China’s Economic Woes Go Mainstream

Maybe China’s economy will be alright after all. At least for the next few months, anyway. We’re beginning to feel a little uneasy about the ‘China crash’ scenario, given it’s become a mainstream story lately. Recent currency volatility (which we wrote about yesterday) and stories about rationing credit to the property sector have elicited quite a few worried articles from the mainstream media in recent days.

The latest is from Max Walsh at the Financial Review, under the headline, ‘Is China headed for a hard landing? He speculates that while China helped us sail through the GFC, it might drag us down during the next downturn.

Max then goes on to cite a fund manager survey conducted by Merrill Lynch which says that in February, the biggest concern for 46% of respondents was a hard landing in China, up from 26% in December.

That’s obviously a reflection of China’s perilous credit bubble getting greater public attention, as its myriad problems become too hard to ignore. But it also shows that concerns over China’s economy are not on the loony fringe anymore.

The real question is, while fund managers might be concerned, are they actually doing anything about it? Well, if you follow the money, the answer is, no they’re not. They’re going long stocks. That is, they’re certainly not selling on concerns over China. They’re heading to ‘safety’…large US multinationals that will apparently offer a safe haven in the event of a greater than expected China slowdown. Right…

Or perhaps they’re just betting that China will renege on its reform agenda if things get too hairy, and turn on the credit taps again. We don’t know about that line of thinking. The credit taps are still open, they were never turned off at all. And reform? What reform? There’s been plenty of talk but little in the way of action.

The way we see it, China’s credit bubble is losing steam under its own weight, with very little input from the authorities. But with the whole China thing now becoming a mainstream issue, we’ll leave it alone for a while. For that you’re no doubt thankful…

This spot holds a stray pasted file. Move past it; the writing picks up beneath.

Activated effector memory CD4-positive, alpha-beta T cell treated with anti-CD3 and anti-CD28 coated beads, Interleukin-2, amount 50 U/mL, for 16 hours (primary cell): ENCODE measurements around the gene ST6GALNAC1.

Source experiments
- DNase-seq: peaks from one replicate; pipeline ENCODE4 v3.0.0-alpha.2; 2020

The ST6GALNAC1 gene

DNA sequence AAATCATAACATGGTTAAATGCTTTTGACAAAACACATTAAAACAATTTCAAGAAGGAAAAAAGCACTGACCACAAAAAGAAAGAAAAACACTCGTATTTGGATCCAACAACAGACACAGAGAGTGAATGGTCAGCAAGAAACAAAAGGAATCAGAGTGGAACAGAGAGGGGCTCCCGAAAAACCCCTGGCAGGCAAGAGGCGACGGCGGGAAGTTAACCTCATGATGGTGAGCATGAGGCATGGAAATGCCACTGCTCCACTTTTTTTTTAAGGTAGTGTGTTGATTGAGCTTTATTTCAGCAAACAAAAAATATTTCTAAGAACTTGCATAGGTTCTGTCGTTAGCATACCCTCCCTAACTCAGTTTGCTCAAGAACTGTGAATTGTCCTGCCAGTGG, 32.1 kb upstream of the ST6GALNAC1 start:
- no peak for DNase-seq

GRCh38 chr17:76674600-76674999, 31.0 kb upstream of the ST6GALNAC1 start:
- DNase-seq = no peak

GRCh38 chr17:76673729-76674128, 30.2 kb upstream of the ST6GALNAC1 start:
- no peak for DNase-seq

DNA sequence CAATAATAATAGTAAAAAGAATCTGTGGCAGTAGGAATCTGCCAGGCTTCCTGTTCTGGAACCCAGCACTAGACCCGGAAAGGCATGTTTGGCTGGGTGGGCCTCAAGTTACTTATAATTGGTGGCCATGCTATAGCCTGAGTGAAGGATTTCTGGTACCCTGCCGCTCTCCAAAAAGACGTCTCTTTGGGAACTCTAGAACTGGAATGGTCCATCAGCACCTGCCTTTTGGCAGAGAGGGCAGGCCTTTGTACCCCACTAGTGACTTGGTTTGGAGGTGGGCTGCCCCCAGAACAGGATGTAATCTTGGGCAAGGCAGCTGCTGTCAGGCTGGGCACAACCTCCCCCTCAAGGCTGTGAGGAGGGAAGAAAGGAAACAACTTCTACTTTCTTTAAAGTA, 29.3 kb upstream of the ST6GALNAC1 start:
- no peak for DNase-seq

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Greg Canavan is a Contributing Editor at Markets & Money and Head of Research at Port Phillip Publishing. He advocates a counter-intuitive investment philosophy based on the old adage that ‘ignorance is bliss’. Greg says that investing in the ‘Information Age’ means you now have all the information you need. But is it really useful? Much of it is noise, and serves to confuse rather than inform investors. And, through the process of confirmation bias, you tend to sift the information that you agree with. As a result, you reinforce your biases. This gives you the impression that you know what is going on. But really, you don’t know. No one does. The world is far too complex to understand. When you accept this, your newfound ignorance becomes a formidable investment weapon. That’s because you’re not a slave to your emotions and biases. Greg puts this philosophy into action as the Editor of Crisis & Opportunity. He sees opportunities in crises. To find the opportunities, he uses a process called the ‘Fusion Method’, which combines charting analysis with more conventional valuation analysis. Charting is important because it contains no opinions or emotions. Combine that with traditional stock analysis, and you have a robust stock selection strategy. With Greg’s help, you can implement a long-term wealth-building strategy into your financial planning, be better prepared for the financial challenges ahead, and stop making the same mistakes that most private investors do every time they buy a stock. To find out more about Greg’s investing style and his financial worldview, take out a free subscription to Markets & Money here. And to discover more about Greg’s ‘ignorance is bliss’ investment strategy and the Fusion Method of investing, take out a 30-day trial to his value investing service Crisis & Opportunity here. Official websites and financial e-letters Greg writes for:

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